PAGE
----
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Testing times

The Punjab government has no new jobs for teachers. So many candidates with B.Ed degrees are unemployed. In this scenario, teachers serving in private schools are being forced to clear the teacher’s eligibilty test (TET) as it has been made compulsory in private schools. This is totally wrong and unfair. Old and experienced teachers who have been working for five years or more in private schools must not be asked to clear this test. Fresh teachers may be asked to clear this test.

I hope that good sense will prevail on the state government.

Satpaul Batra, Jalandhar

UGC-NET criteria

Though the University Grants Commission (UGC) has changed the pattern of the National Eligibility Test (NET) from subjective type questions to objective type ones to enhance its reliability, it has lost its validity. The minimum qualification to appear in the test is a masters degree, but to qualify it has become an uphill task even for a Ph.D scholar. The tougher test has discouraged the examinees. It has been found that the concepts of which knowledge is mandatory for the teacher have been left out and stress is given on issues that have not been even heard by the examinees. The criteria does not test any research aptitude, teaching skill or subject knowledge of the candidate. Rather, it is memory-based, with the frustrating chance factor. I would say that this is a bad bargain with quality. I want to ask that if the UGC has changed the pattern of testing, then why are the colleges and universities are still following the subjective mode of questions in exams? Students, then, must be trained according to the testing pattern and level of questions asked in the UGC-NET test.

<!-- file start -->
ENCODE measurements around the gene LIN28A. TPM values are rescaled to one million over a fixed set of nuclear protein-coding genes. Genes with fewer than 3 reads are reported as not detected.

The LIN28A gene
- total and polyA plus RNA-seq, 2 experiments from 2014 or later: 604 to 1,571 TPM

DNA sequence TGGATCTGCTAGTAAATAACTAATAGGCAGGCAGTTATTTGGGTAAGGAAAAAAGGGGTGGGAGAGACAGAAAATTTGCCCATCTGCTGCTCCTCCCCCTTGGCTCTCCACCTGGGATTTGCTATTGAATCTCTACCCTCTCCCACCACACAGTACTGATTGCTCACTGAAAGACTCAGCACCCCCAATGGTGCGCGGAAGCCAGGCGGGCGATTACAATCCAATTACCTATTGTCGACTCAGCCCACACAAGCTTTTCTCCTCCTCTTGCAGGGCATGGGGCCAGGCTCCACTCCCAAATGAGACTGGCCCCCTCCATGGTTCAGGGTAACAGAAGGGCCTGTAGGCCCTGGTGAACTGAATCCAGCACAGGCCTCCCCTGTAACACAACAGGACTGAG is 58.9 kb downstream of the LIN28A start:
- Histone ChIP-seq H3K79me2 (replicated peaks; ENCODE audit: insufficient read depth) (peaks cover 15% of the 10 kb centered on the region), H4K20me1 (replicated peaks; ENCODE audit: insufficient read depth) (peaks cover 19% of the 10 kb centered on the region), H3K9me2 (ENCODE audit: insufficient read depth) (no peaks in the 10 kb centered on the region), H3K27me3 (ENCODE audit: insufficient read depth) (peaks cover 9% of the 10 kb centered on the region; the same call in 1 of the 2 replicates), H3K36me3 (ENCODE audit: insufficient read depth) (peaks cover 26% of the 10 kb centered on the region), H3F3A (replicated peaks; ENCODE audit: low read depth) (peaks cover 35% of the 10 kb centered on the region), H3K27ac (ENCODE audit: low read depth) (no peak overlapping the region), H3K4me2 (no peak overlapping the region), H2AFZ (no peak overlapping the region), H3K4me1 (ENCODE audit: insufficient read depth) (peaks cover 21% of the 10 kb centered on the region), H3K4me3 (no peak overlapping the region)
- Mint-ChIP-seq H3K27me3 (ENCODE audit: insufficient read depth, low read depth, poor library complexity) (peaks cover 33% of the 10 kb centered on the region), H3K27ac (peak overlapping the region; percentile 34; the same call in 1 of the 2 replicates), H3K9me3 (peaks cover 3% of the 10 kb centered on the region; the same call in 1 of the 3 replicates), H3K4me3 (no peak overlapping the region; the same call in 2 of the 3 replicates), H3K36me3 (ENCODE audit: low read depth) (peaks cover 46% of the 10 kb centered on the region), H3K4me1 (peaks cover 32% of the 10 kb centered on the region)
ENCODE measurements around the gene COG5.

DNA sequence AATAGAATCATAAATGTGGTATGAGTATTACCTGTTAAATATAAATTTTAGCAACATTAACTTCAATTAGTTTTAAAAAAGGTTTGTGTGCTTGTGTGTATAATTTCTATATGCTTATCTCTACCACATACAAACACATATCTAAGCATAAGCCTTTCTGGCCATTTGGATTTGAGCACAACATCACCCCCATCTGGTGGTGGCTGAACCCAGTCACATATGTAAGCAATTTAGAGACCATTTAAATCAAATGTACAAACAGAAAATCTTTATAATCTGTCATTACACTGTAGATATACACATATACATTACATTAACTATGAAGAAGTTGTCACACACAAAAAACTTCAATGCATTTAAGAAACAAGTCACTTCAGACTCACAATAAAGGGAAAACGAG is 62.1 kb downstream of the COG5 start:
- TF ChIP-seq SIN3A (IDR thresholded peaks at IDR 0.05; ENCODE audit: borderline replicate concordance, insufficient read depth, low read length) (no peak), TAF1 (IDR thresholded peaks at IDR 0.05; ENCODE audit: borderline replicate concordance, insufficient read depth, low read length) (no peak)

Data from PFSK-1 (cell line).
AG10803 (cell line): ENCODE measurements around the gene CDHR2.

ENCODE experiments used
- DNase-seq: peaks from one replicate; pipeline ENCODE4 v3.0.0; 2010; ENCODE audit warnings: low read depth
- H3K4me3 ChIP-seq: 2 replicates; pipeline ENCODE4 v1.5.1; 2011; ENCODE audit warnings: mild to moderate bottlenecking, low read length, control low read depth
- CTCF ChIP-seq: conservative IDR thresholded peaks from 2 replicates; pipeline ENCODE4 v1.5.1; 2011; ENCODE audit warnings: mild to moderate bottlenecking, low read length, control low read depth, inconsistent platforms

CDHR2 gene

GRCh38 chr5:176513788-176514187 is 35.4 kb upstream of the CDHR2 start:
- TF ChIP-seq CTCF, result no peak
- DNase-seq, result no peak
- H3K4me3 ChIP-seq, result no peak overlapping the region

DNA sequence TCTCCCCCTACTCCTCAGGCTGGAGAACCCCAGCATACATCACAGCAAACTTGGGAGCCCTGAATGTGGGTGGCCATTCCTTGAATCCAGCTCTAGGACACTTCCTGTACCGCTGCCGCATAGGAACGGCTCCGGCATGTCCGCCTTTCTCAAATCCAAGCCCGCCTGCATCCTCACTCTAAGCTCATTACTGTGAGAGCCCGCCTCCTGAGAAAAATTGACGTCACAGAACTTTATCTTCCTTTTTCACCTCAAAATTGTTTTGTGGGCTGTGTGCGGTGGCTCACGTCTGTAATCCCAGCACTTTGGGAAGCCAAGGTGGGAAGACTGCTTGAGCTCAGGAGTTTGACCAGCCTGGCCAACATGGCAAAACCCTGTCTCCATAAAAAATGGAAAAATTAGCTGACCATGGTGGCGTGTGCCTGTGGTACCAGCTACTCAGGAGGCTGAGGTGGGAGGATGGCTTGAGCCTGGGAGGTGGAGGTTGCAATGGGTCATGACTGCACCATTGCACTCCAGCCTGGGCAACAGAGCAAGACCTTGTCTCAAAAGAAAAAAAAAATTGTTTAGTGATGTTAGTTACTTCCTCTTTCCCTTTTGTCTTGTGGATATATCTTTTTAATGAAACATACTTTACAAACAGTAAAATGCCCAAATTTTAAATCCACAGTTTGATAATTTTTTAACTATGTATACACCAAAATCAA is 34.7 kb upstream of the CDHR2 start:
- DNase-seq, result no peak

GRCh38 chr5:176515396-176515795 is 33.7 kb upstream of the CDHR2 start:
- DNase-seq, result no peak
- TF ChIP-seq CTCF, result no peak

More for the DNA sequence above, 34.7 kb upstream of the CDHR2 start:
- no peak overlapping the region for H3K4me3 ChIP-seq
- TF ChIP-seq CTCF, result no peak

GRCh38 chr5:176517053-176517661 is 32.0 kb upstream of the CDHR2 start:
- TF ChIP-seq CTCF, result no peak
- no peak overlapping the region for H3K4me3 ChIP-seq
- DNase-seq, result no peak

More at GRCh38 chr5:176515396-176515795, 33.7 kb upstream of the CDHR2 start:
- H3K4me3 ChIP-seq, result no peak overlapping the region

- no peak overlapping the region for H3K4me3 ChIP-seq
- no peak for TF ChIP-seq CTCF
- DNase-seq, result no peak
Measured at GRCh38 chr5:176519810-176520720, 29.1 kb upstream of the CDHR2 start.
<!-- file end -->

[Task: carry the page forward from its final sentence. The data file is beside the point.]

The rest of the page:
Preeti, Amritsar

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Khushwant Singh back!

It was heartening to see Khushwant Singh in the pages of The Tribune after a long time. The nonagenarian wordsmith’s pithy and spicy column is missed by his fans and critics alike. In his column, “A loving letter from Pakistan” (January 12), he has, as usual, displayed his ingenuity and mastery of producing a readable piece without contributing much from himself. The column contains an original narrative from a Pakistani writer, Mahboob Ali, aka Preetam Giani, and some pieces of poetry received from the celebrated writer, Vikram Seth, of ‘A Suitable Boy’ fame and son of Leila Seth, former chief justice of the Himachal Pradesh High Court.

It is indeed a feat which can be likened only to a magician who produces things out of thin air. And in the article, which everybody will ascribe to Khushwant Singh (although he said nothing in the narrative), he serves two motives: he shows his love for stray dogs and praises Vikram Seth, a person of literary substance, by describing him as a writer suitable for the Nobel Prize.

Such artistry and craft is rare in the tribe of present-day columnists. One may or may not agree with Khushwant Singh, but there cannot be second opinion about his wizardry of flavouring the unacceptable with the treacle of his words.

Er L R Sharma, Sundernagar

Rights and duties

India is fast turning into a country of ‘rights’. One finds groups of individuals filing past in public lanes, roads and streets, shouting for their rights. They eventually forced the lawmakers to pass laws, eg right to information (RTI), law against corruption etc.

But many other laws are already on the statute book. For example, right to education, right to food, prevention of corruption etc. But can strong governance be ensured on rights alone? Is there no duty of the people to conduct themselves responsibly?

No right can be safe unless secured by dutiful acts. If the persons required to perform public duty are not given an environment to do their duty fearlessly and firmly, their conduct would stunt the joy, that a right may entail, to one looking out for fair justice. The lawmakers, irrespective of their political leanings, unanimously ensured that their actions were exempt from the purview of the RTI. They have one voice when it comes to increasing their perks and privileges. So, rights find primacy over duties.

Tek Chand, Abada Barana (Una)



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